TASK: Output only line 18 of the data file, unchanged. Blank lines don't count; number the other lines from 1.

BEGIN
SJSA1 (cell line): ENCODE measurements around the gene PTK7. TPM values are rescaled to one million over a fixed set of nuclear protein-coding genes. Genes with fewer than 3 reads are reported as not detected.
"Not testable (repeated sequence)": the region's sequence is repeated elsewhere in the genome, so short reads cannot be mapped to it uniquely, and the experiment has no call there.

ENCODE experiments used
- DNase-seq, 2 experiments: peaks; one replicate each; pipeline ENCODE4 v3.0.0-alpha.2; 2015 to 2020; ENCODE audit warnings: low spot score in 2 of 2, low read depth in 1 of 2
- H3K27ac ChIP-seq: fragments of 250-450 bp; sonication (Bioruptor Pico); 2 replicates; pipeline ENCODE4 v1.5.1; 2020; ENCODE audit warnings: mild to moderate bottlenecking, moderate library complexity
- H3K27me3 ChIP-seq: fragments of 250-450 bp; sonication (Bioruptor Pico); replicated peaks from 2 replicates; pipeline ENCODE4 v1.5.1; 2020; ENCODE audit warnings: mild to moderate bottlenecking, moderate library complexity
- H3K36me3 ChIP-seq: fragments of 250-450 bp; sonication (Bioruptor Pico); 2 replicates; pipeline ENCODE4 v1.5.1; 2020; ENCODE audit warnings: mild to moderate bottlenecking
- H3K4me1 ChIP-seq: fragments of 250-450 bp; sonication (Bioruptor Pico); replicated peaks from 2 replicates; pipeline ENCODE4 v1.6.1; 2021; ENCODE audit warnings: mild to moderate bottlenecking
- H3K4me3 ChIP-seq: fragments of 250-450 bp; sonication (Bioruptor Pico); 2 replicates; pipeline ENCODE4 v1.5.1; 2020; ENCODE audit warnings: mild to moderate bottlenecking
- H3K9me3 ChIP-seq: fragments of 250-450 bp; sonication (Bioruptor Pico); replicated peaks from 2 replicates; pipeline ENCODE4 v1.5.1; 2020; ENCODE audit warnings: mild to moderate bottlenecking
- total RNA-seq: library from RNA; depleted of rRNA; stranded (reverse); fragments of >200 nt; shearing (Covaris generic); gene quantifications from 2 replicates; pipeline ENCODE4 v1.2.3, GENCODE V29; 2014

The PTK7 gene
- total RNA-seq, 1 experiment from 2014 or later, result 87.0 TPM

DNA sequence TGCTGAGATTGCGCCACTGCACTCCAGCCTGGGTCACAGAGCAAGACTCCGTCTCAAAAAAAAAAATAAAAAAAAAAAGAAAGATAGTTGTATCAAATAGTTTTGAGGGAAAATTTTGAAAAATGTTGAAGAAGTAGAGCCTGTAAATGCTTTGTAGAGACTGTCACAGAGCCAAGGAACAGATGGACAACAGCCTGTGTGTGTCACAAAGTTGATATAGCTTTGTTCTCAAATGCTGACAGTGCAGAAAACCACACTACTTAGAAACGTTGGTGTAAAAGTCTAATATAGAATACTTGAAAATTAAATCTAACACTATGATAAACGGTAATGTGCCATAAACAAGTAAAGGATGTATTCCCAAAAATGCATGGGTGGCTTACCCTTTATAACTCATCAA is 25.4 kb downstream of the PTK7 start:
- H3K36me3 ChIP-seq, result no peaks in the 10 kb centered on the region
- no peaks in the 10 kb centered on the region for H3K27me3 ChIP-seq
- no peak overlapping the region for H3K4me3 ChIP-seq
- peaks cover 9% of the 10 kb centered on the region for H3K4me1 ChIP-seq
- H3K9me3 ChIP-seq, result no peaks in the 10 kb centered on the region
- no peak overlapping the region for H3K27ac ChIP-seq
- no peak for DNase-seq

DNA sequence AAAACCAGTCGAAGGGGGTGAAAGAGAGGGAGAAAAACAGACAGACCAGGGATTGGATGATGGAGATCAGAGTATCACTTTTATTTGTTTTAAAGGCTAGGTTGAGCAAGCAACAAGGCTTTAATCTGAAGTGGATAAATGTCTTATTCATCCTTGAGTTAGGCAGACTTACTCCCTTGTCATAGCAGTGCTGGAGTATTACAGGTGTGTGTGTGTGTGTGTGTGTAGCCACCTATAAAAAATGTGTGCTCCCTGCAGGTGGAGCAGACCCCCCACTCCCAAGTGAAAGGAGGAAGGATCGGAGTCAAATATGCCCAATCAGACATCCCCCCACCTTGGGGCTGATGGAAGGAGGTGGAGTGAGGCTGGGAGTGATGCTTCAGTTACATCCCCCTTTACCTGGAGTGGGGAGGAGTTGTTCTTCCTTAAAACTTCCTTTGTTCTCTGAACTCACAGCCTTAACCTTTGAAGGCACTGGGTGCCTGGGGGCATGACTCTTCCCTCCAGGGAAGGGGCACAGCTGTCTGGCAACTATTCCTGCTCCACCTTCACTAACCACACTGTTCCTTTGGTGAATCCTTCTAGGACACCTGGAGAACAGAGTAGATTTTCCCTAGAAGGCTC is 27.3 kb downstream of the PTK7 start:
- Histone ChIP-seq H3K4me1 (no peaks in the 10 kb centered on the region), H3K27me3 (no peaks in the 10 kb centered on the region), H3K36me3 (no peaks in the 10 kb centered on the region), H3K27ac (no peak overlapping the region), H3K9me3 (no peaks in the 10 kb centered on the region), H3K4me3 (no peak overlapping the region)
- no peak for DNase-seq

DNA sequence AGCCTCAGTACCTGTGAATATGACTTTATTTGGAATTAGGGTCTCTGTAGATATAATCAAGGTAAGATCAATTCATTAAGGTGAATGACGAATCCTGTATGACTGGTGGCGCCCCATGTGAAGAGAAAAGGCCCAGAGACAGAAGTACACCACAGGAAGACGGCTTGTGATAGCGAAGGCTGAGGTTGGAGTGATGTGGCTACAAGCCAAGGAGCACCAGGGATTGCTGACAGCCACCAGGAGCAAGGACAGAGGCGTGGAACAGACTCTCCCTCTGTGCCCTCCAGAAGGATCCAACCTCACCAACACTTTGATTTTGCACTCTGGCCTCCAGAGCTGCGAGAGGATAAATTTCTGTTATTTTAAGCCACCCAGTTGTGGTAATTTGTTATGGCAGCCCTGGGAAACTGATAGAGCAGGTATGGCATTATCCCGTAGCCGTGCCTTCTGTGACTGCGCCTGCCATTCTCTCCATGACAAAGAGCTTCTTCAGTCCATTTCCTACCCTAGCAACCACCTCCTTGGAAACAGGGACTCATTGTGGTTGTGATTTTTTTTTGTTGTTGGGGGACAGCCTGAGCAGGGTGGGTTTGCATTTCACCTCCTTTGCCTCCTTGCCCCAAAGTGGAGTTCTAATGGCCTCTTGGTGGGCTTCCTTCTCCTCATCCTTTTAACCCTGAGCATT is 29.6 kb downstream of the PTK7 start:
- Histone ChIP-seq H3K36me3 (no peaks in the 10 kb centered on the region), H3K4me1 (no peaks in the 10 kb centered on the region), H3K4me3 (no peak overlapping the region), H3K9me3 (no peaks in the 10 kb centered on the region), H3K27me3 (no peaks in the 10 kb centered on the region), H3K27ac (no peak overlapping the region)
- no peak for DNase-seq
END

- peaks cover 9% of the 10 kb centered on the region for H3K4me1 ChIP-seq